EICHER: Let’s turn to Leo Briceno, and talk about Congress. Leo … Republicans took control of the House with an idea that they’d like to return to normal … passing each of the 12 appropriations bills to fund government discretionary spending … instead of wrapping up everything into one big bill. Talk about the progress made … and where they fell short … under Speaker Mike Johnson.

LEO BRICENO: They’ve passed, the House of Representatives, has passed eight bills that deal with those kind of overarching topics, but there are still a few to go. The Senate has only passed one, the President has not signed any of them, and they will all pretty much face really stiff resistance and a democratically-controlled Senate. So if Johnson wants to somehow get away with passing the rest of them, and then having those bills actually become law, he’s got a long way to go, a road which goes through again, negotiating with the Senate and then negotiating with the White House, because virtually all of the bills that he’s passed so far include some degree of spending cuts, which Democrats object to kind of on their face. He’s made a lot of progress, in that they’ve already passed a number of these bills. But realistically, they don’t have a lot of runway before they hit their first deadline right there at the end of January. And so the skeptics of this process, are looking at Johnson, are looking at a very divided Republican majority, a very slim divided Republican majority in the House and are saying, you know, I don’t think you’re going to be able to pull this off. And many people expect Johnson to in one way or another have to spend a long term omnibus spending package, contrary to the promise that he made to Republicans when he assumed the gavel, and contrary to the policy that House Republicans have really wanted to see out of a Speaker ever since they gained the majority at the outset of 2023.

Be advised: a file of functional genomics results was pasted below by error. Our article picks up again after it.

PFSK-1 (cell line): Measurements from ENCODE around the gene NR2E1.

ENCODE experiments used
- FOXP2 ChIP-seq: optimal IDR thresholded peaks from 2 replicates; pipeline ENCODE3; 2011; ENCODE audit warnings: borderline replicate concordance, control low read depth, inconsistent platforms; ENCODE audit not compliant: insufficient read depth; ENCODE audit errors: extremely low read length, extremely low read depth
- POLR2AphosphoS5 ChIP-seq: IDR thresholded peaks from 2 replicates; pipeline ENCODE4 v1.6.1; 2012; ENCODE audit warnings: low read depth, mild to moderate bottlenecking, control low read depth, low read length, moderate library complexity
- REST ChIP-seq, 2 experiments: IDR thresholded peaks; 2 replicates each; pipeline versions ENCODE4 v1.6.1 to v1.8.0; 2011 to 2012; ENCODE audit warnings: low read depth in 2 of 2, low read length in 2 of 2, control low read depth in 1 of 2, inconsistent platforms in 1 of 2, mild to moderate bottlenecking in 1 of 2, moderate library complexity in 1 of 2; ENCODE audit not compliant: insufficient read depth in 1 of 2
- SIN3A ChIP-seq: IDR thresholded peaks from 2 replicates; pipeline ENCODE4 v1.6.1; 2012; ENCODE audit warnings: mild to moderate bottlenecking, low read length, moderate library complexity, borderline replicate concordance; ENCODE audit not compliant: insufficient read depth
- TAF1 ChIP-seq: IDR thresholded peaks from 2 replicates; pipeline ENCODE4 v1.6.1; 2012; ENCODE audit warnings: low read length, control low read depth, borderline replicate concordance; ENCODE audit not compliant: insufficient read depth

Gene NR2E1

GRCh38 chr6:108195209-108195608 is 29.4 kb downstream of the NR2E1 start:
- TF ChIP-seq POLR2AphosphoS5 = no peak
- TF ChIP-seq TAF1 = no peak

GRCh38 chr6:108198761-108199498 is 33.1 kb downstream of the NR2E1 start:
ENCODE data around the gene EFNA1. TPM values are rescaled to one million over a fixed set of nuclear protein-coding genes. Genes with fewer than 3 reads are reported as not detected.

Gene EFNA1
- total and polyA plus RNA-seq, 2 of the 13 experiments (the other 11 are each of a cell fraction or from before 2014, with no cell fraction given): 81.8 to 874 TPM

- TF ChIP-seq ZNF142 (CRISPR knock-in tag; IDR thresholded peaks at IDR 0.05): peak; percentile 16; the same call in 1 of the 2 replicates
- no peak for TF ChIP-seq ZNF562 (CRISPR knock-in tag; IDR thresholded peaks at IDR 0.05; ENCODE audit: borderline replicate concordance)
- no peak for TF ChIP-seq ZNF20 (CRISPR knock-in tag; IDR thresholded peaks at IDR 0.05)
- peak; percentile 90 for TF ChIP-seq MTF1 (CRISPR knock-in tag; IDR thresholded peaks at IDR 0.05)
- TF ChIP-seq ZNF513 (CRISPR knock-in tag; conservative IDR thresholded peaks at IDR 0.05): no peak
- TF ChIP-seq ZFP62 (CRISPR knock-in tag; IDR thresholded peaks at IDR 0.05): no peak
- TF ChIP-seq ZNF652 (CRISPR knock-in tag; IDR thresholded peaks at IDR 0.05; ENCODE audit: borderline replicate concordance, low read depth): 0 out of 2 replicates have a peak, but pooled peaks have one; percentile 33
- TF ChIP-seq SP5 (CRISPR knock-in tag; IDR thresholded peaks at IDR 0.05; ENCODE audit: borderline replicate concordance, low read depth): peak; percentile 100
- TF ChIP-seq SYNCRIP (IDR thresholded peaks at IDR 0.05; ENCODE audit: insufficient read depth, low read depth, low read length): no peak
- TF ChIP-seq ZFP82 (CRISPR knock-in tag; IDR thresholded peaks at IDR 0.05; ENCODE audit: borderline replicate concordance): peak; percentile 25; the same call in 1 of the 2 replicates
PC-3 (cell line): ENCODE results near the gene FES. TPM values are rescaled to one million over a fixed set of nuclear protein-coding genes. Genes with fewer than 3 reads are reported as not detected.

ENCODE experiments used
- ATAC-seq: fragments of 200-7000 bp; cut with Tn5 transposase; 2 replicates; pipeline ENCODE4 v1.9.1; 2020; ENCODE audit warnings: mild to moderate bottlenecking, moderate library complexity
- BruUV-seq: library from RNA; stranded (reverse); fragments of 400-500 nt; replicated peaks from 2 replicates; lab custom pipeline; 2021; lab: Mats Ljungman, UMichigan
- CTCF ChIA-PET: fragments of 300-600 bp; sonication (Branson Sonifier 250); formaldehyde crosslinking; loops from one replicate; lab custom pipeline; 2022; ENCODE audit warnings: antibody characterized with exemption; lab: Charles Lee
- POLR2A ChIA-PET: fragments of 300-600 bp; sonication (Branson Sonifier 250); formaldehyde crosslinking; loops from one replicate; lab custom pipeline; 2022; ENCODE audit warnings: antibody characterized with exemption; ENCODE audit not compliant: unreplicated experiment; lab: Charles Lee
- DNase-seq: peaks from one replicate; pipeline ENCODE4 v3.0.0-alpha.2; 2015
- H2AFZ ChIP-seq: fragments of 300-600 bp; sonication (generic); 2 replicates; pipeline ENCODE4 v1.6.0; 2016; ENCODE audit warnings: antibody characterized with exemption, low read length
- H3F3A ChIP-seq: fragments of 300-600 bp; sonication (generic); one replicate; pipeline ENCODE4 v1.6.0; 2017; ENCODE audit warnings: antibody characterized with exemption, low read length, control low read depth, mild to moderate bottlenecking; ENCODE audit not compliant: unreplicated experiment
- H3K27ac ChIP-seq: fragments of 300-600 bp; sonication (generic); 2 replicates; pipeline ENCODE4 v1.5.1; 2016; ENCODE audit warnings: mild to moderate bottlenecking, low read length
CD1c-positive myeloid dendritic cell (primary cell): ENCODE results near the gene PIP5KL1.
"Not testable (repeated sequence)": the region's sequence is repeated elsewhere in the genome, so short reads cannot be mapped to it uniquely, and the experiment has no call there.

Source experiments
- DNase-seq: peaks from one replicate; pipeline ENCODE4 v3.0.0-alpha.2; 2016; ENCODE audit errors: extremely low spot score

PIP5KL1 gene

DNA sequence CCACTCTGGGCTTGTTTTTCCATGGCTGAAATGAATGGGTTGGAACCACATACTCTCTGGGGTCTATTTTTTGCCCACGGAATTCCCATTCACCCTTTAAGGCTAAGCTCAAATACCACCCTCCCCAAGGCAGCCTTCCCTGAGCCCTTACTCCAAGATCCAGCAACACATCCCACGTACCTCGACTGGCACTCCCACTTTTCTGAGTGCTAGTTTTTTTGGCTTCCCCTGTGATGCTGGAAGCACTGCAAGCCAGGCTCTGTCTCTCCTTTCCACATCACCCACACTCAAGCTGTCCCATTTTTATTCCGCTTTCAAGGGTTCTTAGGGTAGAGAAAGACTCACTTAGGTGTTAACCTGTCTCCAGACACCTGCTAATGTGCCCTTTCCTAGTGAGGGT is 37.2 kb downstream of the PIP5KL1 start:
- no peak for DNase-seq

REICHARD: Ok, I have a question for all three of you…what was a story under-reported in other media that you think is important to remember going into 2024? Lynde, let’s start with you.